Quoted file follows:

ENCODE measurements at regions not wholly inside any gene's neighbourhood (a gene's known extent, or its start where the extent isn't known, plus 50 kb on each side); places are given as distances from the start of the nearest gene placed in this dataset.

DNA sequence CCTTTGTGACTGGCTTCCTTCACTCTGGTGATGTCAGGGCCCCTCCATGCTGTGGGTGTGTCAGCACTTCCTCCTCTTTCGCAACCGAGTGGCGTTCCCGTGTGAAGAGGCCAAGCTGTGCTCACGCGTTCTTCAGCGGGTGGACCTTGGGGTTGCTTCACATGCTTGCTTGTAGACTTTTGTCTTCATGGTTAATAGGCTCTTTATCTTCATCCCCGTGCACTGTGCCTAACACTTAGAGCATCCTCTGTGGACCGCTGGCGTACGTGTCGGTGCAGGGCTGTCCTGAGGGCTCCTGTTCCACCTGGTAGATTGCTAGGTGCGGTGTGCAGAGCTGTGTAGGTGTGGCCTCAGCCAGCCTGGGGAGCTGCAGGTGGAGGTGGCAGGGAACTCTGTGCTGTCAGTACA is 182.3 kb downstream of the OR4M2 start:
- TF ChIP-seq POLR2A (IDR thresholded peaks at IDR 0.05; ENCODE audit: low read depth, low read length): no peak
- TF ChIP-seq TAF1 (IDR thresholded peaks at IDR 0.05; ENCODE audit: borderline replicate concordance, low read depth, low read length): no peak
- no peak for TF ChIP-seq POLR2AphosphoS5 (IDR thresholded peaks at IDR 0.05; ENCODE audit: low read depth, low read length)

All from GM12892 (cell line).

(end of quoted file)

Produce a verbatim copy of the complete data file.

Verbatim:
ENCODE measurements at regions not wholly inside any gene's neighbourhood (a gene's known extent, or its start where the extent isn't known, plus 50 kb on each side); places are given as distances from the start of the nearest gene placed in this dataset.

DNA sequence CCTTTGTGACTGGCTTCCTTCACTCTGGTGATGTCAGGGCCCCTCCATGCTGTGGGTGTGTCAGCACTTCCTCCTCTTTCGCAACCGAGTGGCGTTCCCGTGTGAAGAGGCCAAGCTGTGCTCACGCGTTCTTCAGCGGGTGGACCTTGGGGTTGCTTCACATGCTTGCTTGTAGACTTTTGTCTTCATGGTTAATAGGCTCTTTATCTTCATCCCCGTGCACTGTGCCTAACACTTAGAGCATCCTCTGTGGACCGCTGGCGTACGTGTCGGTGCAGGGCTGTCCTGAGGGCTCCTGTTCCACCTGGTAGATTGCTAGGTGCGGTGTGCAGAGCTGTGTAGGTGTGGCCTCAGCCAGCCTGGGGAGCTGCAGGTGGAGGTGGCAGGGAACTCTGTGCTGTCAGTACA is 182.3 kb downstream of the OR4M2 start:
- TF ChIP-seq POLR2A (IDR thresholded peaks at IDR 0.05; ENCODE audit: low read depth, low read length): no peak
- TF ChIP-seq TAF1 (IDR thresholded peaks at IDR 0.05; ENCODE audit: borderline replicate concordance, low read depth, low read length): no peak
- no peak for TF ChIP-seq POLR2AphosphoS5 (IDR thresholded peaks at IDR 0.05; ENCODE audit: low read depth, low read length)

All from GM12892 (cell line).